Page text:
Tonight I whipped up a couple of baby dribble bandanas – as upcoming presents for friends and relatives. With a growing number of friends with little kiddlies, I can imagine making a few more of these if they are deemed a success. Quick and easy, I followed this tutorial. I first got the idea from one of my lovely friends who made some for her son and extras as presents. Whilst she used poppers, I sewed on a bit of velcro – which is what the tutorial I used called for anyway.
I wish all my sewing projects were conjured up, done and dusted in a couple of hours. Still, I have plenty more little children I can think of that I can make some more for too. But I’d better not try and do any more tonight. A good way to use up fabric from old clothing (the reverse was from an old T shirt – which actually I was given in Ichikawa all those years ago, Georgia!). So the reverse piece is from an item from 16 years ago, and the front of the darker one is from a T shirt I loved and was given as a child. You can tell I’m a bit of a natural hoarder – but this is a nice way to use up some special pieces, and hopefully give them a new lease of life and create something memorable!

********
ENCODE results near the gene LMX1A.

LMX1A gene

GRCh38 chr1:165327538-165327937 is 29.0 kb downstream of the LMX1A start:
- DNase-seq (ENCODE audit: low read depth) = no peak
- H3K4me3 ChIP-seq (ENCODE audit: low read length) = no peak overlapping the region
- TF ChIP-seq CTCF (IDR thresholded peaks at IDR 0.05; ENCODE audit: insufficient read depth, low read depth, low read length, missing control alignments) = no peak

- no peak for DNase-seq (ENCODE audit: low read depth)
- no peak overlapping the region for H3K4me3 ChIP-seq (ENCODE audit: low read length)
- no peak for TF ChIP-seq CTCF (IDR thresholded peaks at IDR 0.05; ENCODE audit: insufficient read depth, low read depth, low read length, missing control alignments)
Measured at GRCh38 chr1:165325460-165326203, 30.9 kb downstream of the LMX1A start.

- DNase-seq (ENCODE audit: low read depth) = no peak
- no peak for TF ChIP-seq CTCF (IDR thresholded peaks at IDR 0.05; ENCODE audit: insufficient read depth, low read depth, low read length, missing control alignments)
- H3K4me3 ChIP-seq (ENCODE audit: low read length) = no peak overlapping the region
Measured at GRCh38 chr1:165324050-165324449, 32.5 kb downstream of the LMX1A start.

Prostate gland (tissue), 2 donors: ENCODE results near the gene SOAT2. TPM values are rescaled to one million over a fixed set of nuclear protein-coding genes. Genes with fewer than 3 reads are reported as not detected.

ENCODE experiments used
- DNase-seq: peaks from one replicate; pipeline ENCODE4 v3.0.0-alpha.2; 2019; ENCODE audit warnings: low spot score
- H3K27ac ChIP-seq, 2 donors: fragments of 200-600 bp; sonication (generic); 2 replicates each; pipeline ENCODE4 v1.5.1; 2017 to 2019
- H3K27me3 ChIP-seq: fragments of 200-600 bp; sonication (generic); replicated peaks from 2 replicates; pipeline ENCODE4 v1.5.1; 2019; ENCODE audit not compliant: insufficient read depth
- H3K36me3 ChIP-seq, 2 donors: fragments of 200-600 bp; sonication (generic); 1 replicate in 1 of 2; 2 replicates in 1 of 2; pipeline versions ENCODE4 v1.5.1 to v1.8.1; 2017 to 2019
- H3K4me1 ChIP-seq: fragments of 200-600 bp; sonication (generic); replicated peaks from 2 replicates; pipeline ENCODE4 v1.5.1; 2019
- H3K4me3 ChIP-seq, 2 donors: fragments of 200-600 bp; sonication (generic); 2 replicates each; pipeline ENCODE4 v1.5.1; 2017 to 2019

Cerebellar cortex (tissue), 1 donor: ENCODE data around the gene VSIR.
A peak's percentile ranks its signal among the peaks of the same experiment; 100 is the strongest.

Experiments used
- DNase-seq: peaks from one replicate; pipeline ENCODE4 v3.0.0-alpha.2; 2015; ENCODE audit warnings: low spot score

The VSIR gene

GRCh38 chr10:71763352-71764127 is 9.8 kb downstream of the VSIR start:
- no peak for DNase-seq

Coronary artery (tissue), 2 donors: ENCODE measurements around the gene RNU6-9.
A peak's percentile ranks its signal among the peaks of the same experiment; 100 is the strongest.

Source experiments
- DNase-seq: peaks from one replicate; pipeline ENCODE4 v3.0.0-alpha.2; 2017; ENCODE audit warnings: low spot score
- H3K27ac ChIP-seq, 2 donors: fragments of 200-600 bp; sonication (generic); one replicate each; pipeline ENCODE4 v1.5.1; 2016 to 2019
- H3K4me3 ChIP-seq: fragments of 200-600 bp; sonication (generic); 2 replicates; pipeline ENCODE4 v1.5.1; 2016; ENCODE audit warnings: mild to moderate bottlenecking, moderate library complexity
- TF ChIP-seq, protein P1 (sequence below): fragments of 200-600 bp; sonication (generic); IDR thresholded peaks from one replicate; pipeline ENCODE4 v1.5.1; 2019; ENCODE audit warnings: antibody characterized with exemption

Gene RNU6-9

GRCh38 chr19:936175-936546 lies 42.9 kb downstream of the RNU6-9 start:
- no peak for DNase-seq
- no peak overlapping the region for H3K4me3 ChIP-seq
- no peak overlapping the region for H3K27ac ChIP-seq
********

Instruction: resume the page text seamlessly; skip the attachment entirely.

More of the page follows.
I was thinking the other day… There’s something about taking control. Even when life is busy or stressful or there is a lot going on, it is important to be able to have some sense of control. Maybe that’s why I enjoy sewing? You can make something and complete a project. Or running- I end up training for races and I can choose to train and dedicate myself to what is needed to get through the race and work towards the goal.
It can be harder when you feel not to be in control of a situation or/ as you cannot control other people and they do not act as you would like them to in an ideal world! I guess this is when empowerment comes in. Over the past few years I’ve been looking at boundaries and trying to improve boundary marking in my life.